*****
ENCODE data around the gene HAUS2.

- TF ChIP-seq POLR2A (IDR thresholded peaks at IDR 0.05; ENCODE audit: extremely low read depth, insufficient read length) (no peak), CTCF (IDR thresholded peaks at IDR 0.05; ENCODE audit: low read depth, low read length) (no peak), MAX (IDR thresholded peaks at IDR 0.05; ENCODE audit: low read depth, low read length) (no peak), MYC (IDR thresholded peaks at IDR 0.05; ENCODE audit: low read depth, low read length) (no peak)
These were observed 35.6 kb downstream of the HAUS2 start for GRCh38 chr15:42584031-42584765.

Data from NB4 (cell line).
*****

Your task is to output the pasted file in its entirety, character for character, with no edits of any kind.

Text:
ENCODE data around the gene HAUS2.

- TF ChIP-seq POLR2A (IDR thresholded peaks at IDR 0.05; ENCODE audit: extremely low read depth, insufficient read length) (no peak), CTCF (IDR thresholded peaks at IDR 0.05; ENCODE audit: low read depth, low read length) (no peak), MAX (IDR thresholded peaks at IDR 0.05; ENCODE audit: low read depth, low read length) (no peak), MYC (IDR thresholded peaks at IDR 0.05; ENCODE audit: low read depth, low read length) (no peak)
These were observed 35.6 kb downstream of the HAUS2 start for GRCh38 chr15:42584031-42584765.

Data from NB4 (cell line).